University of Oulu

Mizrachi D, Salaz AM, Kurbanoglu S, Boustany J, on behalf of the ARFIS Research Group (2018) Academic reading format preferences and behaviors among university students worldwide: A comparative survey analysis. PLoS ONE 13(5): e0197444. https://doi. org/10.1371/journal.pone.0197444

Academic reading format preferences and behaviors among university students worldwide : a comparative survey analysis

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Author: Mizrachi, Diane1; Salaz, Alicia M.2; Kurbanoglu, Serap3;
Organizations: 1Charles E. Young Library, University of California, Los Angeles, California, United States of America
2University Libraries, Carnegie Mellon University, Doha, Qatar
3Information Management Department, Hacettepe University, Ankara, Turkey
4Institut Francilien d'IngeÂnierie des Services, Universite Paris-Est Marne-la-ValleÂe, Paris, France
Format: article
Version: published version
Access: open
Online Access: PDF Full Text (PDF, 5.3 MB)
Persistent link: http://urn.fi/urn:nbn:fi-fe2018060625348
Language: English
Published: Public Library of Science, 2018
Publish Date: 2018-06-06
Description:

Abstract

This study reports the descriptive and inferential statistical findings of a survey of academic reading format preferences and behaviors of 10,293 tertiary students worldwide. The study hypothesized that country-based differences in schooling systems, socioeconomic development, culture or other factors might have an influence on preferred formats, print or electronic, for academic reading, as well as the learning engagement behaviors of students. The main findings are that country of origin has little to no relationship with or effect on reading format preferences of university students, and that the broad majority of students worldwide prefer to read academic course materials in print. The majority of participants report better focus and retention of information presented in print formats, and more frequently prefer print for longer texts. Additional demographic and post-hoc analysis suggests that format preference has a small relationship with academic rank. The relationship between task demands, format preferences and reading comprehension are discussed. Additional outcomes and implications for the fields of education, psychology, computer science, information science and human-computer interaction are considered.

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Acknowledgments

Tania Todorova1, Pan Yantao2, Jiuzhen Zhang3, Daniela Živkovic4, Darija Pešut4, Terttu Kortelainen5, Judit Bar-Ilan6, Noa Aharony6, Elena Collina7, Liga Krumina8, Hanady Geagea9, Silvia Ghinculov10, Ane Landøy11, Almuth Gastinger12, Aurora de la Vega13, Ana Lúcia Terra14, Nicole Johnston15, Angela Repanovici16, Polona Vilar17, René Schneider18, Güleda Dogan19, Serap Kurbanoglu19, Patricia Jamal20, David Bawden21, Jane Secker22, Chris Morrison23, A.M. Salaz24, Diane Mizrachi25*, and Joumana Boustany26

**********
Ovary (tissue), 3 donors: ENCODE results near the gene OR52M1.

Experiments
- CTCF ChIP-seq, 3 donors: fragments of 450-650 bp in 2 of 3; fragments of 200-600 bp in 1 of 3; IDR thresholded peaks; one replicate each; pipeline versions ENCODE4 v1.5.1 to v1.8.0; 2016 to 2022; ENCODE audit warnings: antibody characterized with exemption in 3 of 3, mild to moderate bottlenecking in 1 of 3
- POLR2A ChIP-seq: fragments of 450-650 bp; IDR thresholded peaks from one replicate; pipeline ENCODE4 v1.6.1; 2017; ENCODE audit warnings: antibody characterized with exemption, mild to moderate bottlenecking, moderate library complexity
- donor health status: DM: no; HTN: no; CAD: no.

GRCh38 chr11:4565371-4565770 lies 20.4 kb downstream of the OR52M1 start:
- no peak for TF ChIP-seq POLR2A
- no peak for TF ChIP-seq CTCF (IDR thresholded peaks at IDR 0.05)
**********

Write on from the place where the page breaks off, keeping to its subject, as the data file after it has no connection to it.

1University of Library Studies and Information Technology, Sofia, Bulgaria

2Sun Yat-Sen University, Guangzhou, China

3Peking University, Beijing, China

4University of Zagreb, Zagreb, Croatia

5Oulu University, Oulu, Finland

6Bar-Ilan University, Ramat Gan, Israel

7Università di Bologna, Bologna, Italy

8Latvijas Universitate, Riga, Latvia

9Lebanese University, Beirut, Lebanon

10Academy of Economic Studies, Chişinău, Moldova

11Bergen University, Bergen, Norway

12Norwegian University of Science and Technology, Trondheim, Norway

13Pontifical Catholic University of Peru, Lima, Peru

14Instituto Politecnico do Porto, Porto, Portugal

15Edith Cowan University, Joondalup, Australia

16Transylvania University, Brașov, Romania

17University of Ljubljana, Ljubljana, Slovenia

18Haute Ecole de Gestion, Geneva, Switzerland

19Hacettepe University, Ankara, Turkey

20Khalifa University, Abu Dhabi, United Arab Emirates

21City University, London, England

22London School of Economics, London, England

23Kent University, Canterbury, England

24Carnegie Mellon University, Doha, Qatar

25University of California, Los Angeles, USA

26Université Paris-Est Marne-la-Vallée, Paris, France

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Series: PLoS one
ISSN: 1932-6203
ISSN-E: 1932-6203
ISSN-L: 1932-6203
Volume: 13
Issue: 5
Article number: e0197444
DOI: 10.1371/journal.pone.0197444
OADOI: https://oadoi.org/10.1371/journal.pone.0197444
Type of Publication: A1 Journal article – refereed
Field of Science: 520 Other social sciences
Subjects:
Copyright information: © 2018 Mizrachi et al. This is an open access article distributed under the terms of the Creative Commons Attribution License, which permits unrestricted use, distribution, and reproduction in any medium, provided the original author and source are credited.
  https://creativecommons.org/licenses/by/4.0/